Between 1939 and 1945 the British people had their second experience of total war. There were certain parallels with the First World War: all the military sinews were stretched to their fullest extent; effective political leadership emerged from unpromising beginnings; and there was an extensive, although varied economic and social impact.
There is no space in this section for a detailed account of Britain's military involvement. Instead, the theme which will be explored is the weakness of Britain in continental terms, contrasted with her strength on the periphery of Europe, at sea and in the air.
Britain's role during the First World War had, from the outset, been both continental and peripheral. This was because the German invasion in August was contained by the French and British armies, so that the conflict was sustained throughout the war in the trenches of the western front. During the Second World War, the opposite occurred. This time the Germans bypassed the Maginot Line, constructed between the wars for the defence of France, and punched a hole through the supposedly impenetrable Ardennes before racing to the Channel ports. The French armies were rapidly defeated and the British government took the decision to withdraw 325,000 troops-British and French-from Dunkirk. Although there has been an extensive debate on whether this decision was appropriate, R. Lamb sees the withdrawal from Dunkirk as a realistic assessment of what was needed.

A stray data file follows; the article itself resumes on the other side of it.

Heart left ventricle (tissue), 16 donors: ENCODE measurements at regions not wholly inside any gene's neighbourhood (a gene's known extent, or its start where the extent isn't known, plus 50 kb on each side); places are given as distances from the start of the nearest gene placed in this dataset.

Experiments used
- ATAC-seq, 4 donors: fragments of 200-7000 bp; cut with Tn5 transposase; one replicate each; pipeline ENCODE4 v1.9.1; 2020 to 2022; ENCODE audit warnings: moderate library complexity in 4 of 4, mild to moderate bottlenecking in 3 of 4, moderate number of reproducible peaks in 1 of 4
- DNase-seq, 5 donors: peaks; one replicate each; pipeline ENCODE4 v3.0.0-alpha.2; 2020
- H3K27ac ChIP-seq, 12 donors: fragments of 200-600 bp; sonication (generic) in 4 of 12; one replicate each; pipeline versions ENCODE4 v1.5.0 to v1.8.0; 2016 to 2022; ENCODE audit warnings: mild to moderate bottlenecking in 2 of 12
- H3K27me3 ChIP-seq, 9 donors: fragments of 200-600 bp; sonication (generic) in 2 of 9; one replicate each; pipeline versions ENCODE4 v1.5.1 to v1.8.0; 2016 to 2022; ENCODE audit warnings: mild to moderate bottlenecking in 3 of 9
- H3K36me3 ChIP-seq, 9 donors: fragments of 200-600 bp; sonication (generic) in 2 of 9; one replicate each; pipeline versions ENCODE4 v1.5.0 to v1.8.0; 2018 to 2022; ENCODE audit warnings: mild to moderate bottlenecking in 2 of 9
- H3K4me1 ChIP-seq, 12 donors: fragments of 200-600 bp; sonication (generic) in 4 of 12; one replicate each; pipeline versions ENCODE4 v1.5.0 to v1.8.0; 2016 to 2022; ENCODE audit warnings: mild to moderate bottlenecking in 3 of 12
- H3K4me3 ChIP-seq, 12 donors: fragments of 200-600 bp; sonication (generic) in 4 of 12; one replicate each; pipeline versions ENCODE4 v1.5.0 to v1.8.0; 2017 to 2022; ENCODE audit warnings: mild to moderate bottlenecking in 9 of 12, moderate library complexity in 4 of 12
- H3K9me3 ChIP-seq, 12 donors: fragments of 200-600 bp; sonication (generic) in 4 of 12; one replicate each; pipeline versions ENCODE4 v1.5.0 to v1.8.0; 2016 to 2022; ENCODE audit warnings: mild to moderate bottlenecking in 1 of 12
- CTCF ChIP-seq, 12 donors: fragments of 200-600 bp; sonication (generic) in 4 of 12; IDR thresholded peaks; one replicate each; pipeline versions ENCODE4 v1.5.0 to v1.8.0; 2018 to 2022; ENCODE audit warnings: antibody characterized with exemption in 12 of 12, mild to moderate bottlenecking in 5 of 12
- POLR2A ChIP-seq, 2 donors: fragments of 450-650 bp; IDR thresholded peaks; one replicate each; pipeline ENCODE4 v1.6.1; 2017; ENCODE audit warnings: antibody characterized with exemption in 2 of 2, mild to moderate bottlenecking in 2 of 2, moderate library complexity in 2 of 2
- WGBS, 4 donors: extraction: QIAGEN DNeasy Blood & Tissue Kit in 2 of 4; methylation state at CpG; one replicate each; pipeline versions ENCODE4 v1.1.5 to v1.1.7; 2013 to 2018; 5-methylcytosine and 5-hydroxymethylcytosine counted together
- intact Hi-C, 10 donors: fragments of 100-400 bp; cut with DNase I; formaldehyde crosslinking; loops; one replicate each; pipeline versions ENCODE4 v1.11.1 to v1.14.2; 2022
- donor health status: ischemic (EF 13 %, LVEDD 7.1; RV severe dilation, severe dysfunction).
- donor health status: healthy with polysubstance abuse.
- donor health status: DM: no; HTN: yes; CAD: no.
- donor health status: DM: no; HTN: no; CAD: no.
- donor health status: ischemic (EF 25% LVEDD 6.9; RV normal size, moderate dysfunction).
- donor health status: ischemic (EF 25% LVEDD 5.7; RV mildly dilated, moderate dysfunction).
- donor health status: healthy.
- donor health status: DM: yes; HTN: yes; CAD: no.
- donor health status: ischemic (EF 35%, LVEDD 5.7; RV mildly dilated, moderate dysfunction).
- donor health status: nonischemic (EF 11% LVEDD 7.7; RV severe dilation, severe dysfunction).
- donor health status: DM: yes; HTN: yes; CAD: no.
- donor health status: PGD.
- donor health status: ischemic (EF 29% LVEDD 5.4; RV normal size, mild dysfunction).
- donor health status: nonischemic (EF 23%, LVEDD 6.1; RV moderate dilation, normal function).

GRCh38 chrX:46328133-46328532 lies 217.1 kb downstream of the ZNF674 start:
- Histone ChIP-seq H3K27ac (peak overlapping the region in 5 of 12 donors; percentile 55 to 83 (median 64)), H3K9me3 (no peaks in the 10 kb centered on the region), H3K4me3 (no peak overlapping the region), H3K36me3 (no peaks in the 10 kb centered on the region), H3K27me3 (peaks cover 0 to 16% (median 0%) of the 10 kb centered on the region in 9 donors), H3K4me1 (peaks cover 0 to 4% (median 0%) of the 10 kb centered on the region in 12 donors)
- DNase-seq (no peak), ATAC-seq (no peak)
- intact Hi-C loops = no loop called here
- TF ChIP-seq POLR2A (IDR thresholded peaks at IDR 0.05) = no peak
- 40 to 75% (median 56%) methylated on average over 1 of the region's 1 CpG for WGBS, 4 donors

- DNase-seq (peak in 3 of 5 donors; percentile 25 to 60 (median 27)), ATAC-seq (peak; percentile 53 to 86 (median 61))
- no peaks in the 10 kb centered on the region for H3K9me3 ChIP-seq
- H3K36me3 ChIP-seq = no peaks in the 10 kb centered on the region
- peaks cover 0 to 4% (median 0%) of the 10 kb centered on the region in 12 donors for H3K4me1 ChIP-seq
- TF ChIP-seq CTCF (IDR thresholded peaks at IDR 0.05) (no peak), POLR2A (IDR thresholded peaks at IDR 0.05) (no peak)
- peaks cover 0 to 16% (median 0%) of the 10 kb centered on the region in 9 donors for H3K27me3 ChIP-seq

Churchill appreciated correctly how poor the French army was in 1940 compared to its predecessor in 1918, and without hesitation